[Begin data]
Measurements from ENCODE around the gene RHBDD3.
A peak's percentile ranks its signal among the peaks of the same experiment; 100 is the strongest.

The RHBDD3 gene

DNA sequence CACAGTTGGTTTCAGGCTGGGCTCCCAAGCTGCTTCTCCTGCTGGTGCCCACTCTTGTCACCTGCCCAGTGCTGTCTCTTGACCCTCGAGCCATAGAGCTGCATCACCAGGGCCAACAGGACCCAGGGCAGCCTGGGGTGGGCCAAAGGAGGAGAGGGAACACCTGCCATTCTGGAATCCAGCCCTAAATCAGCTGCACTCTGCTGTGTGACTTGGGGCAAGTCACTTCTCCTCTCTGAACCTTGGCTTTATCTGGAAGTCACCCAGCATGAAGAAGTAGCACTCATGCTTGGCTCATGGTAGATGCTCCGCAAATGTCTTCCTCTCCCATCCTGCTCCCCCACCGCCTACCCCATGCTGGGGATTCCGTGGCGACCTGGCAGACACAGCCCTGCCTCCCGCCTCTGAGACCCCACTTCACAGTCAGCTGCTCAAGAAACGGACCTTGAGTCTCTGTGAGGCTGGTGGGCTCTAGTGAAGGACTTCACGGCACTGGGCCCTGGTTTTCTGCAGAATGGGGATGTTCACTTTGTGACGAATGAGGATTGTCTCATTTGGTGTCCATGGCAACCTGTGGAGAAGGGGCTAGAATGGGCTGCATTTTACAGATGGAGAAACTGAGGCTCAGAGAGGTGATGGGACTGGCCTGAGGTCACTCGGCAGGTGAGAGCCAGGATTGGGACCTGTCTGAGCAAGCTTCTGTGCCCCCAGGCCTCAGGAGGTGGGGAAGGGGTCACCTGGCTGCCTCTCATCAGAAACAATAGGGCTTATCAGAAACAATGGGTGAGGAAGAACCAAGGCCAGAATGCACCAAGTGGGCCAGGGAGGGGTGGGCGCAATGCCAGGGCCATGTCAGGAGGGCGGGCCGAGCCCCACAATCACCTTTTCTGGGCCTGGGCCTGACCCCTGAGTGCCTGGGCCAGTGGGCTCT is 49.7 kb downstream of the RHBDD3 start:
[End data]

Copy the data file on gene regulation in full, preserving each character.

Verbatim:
Measurements from ENCODE around the gene RHBDD3.
A peak's percentile ranks its signal among the peaks of the same experiment; 100 is the strongest.

The RHBDD3 gene

DNA sequence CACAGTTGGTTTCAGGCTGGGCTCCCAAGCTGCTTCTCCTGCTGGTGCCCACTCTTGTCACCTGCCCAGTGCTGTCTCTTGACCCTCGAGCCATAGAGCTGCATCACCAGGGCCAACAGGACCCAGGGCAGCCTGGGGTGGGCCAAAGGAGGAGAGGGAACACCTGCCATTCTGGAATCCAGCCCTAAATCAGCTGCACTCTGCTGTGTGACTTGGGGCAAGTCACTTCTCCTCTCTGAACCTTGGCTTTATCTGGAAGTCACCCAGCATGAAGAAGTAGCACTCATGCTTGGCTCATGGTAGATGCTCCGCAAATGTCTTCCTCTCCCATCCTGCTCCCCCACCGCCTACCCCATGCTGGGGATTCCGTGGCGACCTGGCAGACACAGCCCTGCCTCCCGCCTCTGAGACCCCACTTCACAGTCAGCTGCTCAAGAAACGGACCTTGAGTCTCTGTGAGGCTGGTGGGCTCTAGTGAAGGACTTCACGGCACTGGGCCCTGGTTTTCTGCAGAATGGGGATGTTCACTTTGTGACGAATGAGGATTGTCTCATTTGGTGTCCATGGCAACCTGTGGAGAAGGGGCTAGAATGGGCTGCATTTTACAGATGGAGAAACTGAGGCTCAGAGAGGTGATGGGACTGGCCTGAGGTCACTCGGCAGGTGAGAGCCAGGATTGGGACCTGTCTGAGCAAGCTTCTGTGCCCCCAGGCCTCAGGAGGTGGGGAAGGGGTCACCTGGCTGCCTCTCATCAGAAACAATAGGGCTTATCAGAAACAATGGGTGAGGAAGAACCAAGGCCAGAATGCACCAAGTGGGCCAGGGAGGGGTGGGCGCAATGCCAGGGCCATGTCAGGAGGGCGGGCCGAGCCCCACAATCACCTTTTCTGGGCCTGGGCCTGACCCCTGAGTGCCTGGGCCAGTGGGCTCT is 49.7 kb downstream of the RHBDD3 start: